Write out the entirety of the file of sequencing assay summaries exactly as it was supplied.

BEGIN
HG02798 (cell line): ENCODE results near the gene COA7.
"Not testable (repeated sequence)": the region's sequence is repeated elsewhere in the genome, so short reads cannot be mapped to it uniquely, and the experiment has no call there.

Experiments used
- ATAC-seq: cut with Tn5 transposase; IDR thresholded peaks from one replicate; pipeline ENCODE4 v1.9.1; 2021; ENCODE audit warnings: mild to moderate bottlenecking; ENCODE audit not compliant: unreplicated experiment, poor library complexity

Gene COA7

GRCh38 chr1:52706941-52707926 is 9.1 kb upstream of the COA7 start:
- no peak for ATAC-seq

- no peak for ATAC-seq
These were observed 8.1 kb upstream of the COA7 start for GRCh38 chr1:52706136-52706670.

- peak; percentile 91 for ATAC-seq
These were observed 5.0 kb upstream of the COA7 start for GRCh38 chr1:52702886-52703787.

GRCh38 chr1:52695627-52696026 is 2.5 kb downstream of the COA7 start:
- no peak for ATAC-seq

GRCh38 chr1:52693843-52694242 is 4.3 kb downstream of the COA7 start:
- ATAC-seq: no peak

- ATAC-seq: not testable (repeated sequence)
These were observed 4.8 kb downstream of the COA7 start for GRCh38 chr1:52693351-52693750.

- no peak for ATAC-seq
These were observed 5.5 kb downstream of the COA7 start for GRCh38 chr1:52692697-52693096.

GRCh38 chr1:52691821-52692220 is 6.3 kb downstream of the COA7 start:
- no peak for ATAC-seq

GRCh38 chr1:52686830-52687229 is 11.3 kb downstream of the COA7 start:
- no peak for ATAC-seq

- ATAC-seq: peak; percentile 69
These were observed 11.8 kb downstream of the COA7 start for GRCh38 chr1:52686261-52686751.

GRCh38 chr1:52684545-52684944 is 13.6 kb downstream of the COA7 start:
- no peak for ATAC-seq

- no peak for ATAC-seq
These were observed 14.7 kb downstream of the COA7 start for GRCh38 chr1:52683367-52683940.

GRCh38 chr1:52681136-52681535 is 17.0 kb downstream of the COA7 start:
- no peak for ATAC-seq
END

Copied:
HG02798 (cell line): ENCODE results near the gene COA7.
"Not testable (repeated sequence)": the region's sequence is repeated elsewhere in the genome, so short reads cannot be mapped to it uniquely, and the experiment has no call there.

Experiments used
- ATAC-seq: cut with Tn5 transposase; IDR thresholded peaks from one replicate; pipeline ENCODE4 v1.9.1; 2021; ENCODE audit warnings: mild to moderate bottlenecking; ENCODE audit not compliant: unreplicated experiment, poor library complexity

Gene COA7

GRCh38 chr1:52706941-52707926 is 9.1 kb upstream of the COA7 start:
- no peak for ATAC-seq

- no peak for ATAC-seq
These were observed 8.1 kb upstream of the COA7 start for GRCh38 chr1:52706136-52706670.

- peak; percentile 91 for ATAC-seq
These were observed 5.0 kb upstream of the COA7 start for GRCh38 chr1:52702886-52703787.

GRCh38 chr1:52695627-52696026 is 2.5 kb downstream of the COA7 start:
- no peak for ATAC-seq

GRCh38 chr1:52693843-52694242 is 4.3 kb downstream of the COA7 start:
- ATAC-seq: no peak

- ATAC-seq: not testable (repeated sequence)
These were observed 4.8 kb downstream of the COA7 start for GRCh38 chr1:52693351-52693750.

- no peak for ATAC-seq
These were observed 5.5 kb downstream of the COA7 start for GRCh38 chr1:52692697-52693096.

GRCh38 chr1:52691821-52692220 is 6.3 kb downstream of the COA7 start:
- no peak for ATAC-seq

GRCh38 chr1:52686830-52687229 is 11.3 kb downstream of the COA7 start:
- no peak for ATAC-seq

- ATAC-seq: peak; percentile 69
These were observed 11.8 kb downstream of the COA7 start for GRCh38 chr1:52686261-52686751.

GRCh38 chr1:52684545-52684944 is 13.6 kb downstream of the COA7 start:
- no peak for ATAC-seq

- no peak for ATAC-seq
These were observed 14.7 kb downstream of the COA7 start for GRCh38 chr1:52683367-52683940.

GRCh38 chr1:52681136-52681535 is 17.0 kb downstream of the COA7 start:
- no peak for ATAC-seq